Botanical name: Thaumatophyllum bipinnatifidum
Synonyms: Philodendron selloum, Philodendron bipinnatifidum
Lace Tree Philodendron also called Horsehead Philodendron is an easy to grow non-climbing large houseplant which is most impressive in a large space. It is native to South America; Brazil, Bolivia, Argentina and Paraguay. In their tropical natural habitat, they are known for their ease in covering land mass and typically spread out their tree-like trunk from between 8-10 ft. The leaves are simple, large, deeply lobed, ruffle-edged and are usually drooping. These leaves can grow up to 2 ft long and are attached to long smooth petioles about 2 ft long. They are dark green in color. The trunk is relatively thick and woody with characteristic "eye-drop" leaf scars. The plant produces aerial roots from the stems and these root have an important part to play. Push them into the soil to provide moisture for upper leaves. Flowers rarely appear under room conditions. According to a study carried out by NASA (National Aeronautics and Space Administration), Philodendron selloum was found to remove common VOCs specifically trichloethylene.
One common variant of Lacy Tree Philodendron is Philodendron bipinnatifidum Hope also called Thaumatophyllum bipinnatifidum Hope which is a shorter plant, maturing at the height of about 4 ft. Its leaves are slightly smaller about 1.5 ft long, smooth-edged and more solid, attached to 1.5 ft long petioles. Another common variant of Lace Tree Philodendron is Philodendron bipinnatifidum Xanadu also called Thaumatophyllum bipinnatifidum Xanandu which has a mounding growth habit. A look-alike plant but quite different from Lacy Tree Philodendron is Monstera deliciosa (Swiss Cheese Plant) whose leaves have holes rather than the seperated lobes in Lacy Tree Philodendron.
Lace Tree Philodendron prefers moderate to bright light. Keep it away from direct sunlight as direct sunlight may cause scorching. Learn how to ensure your plant receives the correct light in this guide on understanding light for houseplants.
Water Lace Tree Philodendron thoroughly during the growing season while allowing the top 2 in. of soil to dry a little between waterings. Reduce watering during the cold period. Avoid waterlogging as it can lead to rotting. Learn more on how to water houseplants.
Lace Tree Philodendron prefers average warmth with a minimum of 150C. Learn more on temperature for houseplants.
Lace Tree Philodendron prefers a humid environment. However the plant can withstand dry air. Keep the air moist through out the growing period by frequent misting of the leaves or by surrounding the pot with wet moss or by placing the pot on a wet pebble tray to raise humidity. Occasionally clean the leaves by damp-wiping to get rid of dust and to discourage pest infestation.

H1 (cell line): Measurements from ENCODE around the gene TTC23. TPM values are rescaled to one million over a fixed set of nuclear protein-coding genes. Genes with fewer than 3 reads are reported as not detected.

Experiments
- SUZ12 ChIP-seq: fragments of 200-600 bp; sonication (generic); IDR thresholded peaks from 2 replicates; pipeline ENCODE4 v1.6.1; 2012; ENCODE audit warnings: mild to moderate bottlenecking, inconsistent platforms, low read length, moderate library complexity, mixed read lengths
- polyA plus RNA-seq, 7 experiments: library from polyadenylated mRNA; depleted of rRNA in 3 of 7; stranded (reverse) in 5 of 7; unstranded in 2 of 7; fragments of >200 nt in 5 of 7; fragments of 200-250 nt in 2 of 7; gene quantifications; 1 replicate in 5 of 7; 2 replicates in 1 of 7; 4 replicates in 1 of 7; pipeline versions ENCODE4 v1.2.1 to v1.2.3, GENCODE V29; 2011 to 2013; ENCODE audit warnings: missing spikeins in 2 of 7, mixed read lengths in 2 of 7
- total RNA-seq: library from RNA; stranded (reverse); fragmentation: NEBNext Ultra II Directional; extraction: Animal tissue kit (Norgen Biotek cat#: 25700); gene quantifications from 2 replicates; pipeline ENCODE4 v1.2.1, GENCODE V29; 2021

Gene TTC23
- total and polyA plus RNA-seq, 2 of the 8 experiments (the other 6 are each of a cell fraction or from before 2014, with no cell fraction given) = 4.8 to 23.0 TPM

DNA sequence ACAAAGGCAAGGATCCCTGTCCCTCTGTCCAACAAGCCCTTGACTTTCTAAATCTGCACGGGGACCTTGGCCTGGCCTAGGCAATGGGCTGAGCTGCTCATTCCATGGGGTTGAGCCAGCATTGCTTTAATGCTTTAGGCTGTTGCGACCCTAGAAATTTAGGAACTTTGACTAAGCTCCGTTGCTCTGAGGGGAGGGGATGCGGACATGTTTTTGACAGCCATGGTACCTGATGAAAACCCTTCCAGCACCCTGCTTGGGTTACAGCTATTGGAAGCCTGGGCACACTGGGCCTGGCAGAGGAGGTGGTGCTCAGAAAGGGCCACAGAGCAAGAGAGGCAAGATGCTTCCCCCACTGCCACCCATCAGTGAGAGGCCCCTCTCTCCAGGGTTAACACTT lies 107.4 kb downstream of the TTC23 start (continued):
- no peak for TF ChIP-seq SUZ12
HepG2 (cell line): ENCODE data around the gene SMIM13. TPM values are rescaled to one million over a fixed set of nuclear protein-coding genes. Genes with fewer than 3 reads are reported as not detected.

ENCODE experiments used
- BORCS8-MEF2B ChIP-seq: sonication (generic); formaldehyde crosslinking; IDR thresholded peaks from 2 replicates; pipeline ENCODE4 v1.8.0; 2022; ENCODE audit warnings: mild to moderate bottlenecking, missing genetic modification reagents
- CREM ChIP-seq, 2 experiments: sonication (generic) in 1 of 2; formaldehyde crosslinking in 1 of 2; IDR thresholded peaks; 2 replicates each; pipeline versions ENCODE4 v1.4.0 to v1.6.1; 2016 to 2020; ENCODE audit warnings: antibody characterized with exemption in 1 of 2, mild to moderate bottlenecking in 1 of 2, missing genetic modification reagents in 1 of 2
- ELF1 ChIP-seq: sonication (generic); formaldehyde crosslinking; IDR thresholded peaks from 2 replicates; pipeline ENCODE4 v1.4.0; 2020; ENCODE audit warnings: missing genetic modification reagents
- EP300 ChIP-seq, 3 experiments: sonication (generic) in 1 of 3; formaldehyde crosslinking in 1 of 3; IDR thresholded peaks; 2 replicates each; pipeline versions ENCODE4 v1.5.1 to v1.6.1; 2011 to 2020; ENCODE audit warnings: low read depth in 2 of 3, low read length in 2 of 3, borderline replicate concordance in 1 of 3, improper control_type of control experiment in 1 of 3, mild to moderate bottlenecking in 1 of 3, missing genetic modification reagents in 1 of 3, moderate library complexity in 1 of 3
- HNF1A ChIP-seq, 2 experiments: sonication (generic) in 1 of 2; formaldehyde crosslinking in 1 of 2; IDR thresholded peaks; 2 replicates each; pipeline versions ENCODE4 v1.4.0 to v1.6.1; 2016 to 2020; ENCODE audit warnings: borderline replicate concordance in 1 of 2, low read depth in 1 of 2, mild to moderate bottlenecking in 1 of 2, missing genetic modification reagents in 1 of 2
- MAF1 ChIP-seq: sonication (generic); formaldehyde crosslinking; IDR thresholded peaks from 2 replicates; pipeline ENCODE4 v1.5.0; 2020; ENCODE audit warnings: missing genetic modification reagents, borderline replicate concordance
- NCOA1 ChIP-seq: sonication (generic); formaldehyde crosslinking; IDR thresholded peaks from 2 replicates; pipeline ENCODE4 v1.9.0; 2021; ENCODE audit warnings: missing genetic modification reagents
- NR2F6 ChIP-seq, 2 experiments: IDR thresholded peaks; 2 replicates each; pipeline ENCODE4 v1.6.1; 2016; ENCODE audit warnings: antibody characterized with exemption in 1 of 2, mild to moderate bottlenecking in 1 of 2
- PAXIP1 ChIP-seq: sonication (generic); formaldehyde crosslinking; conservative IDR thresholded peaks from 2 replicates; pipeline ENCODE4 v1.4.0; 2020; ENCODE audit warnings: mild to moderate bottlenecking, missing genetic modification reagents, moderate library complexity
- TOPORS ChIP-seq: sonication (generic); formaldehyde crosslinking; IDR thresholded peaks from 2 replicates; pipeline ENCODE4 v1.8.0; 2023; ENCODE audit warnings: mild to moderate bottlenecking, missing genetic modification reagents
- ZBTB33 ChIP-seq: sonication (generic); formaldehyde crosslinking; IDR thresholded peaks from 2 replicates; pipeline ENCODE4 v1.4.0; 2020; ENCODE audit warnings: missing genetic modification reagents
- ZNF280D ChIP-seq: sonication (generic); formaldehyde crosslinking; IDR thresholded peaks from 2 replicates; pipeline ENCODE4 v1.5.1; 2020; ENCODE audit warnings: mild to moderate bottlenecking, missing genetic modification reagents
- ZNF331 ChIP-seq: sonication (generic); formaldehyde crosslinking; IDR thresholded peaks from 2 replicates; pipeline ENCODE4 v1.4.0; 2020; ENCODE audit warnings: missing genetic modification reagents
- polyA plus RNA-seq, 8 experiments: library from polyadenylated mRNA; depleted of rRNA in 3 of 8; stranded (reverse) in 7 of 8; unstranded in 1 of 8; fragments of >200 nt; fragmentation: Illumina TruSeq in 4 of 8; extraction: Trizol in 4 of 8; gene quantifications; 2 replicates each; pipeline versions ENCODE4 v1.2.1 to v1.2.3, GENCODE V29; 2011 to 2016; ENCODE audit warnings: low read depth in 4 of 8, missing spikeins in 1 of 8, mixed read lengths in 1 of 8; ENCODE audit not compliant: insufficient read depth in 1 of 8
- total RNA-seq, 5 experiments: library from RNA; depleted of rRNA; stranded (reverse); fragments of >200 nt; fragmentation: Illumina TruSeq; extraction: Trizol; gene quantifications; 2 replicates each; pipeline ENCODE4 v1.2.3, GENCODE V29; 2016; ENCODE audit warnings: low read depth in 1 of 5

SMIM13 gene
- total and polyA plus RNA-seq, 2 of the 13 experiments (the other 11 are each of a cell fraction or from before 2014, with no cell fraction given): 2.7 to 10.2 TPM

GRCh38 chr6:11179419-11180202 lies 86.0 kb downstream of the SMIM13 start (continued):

Feed Lace Tree Philodendron every 4 weeks during the growing season with a balanced water-soluble fertilizer. Withhold feeding during the cold season. Learn more on how to feed houseplants.
Repot Lace Tree Philodendron every 2-3 years during the growing period. Use a pot which is 1 size larger and loose free-draining soil that is rich in organic matter. Ensure the pot has a drainage hole to prevent waterlogging. Use a heavy container with a drainage hole as the plant can become top-heavy.
Pruning Lace Tree Philodendron involves removal of yellow and dead leaves to maintain the plant neat and tidy. Cut back leggy stems at the beginning of the growing season to rejuvenate growth. Find out more on how to prune houseplants.
Lace Tree Philodendron can be propagated during the growing season from stem cuttings.
Propagation of Lace Tree Philodendron from stem cuttings
Take a stem cutting about 4-5 in. long. Insert the cutting in moist soil, place in a warm shaded place and maintain the soil moist until new growth has emerged. Allow the new Lace Tree Philodendron to be well established before transplanting.
Overwatering Lace Tree Philodendron is the reason if many leaves are affected and there are signs of wilting and rotting but if there is no wilting and rotting, underfeeding is the problem. If only lower leaves are affected and have dark spots and new leaves are dark and small; underwatering is the reason. If leaves are pale colored and have straw-colored patches the problem is too much sunlight.
As the lower leaves of Lace Tree Philodendron age they fall leaving a bare stem with a crown of leaves at the top. If the leaves turn brown and dry before they fall then high temperature is the cause.
The reason for rotting stems in Lace Tree Philodendron is the fungal stem-rot disease which is promoted by high moisture and too little warmth. You can save the plant by repotting and keeping the soil dry and warm.
The reason for leaves with brown papery tips and edges in Lace Tree Philodendron is dry air or the plant may be pot-bound. Mist the leaves and repot in a larger-sized pot.
Too little light is the cause as Lace Tree Philodendron will not thrive in deep shade; move the plant to a more brighter spot.
If the soil is too wet, Lace Tree Philodendron will respond with leaves weeping at the edges. Allow the top 2 in. of soil to dry out between waterings and reduce frequency of watering.
Lace Tree Philodendron (Philodendron selloum) is toxic to both humans and pets. The plant contains Calcium oxalate. In ingested it causes burning and swelling in the mouth and throat, vomiting, diarrhea and abdominal pains. Keep this plant from the reach of children and pets.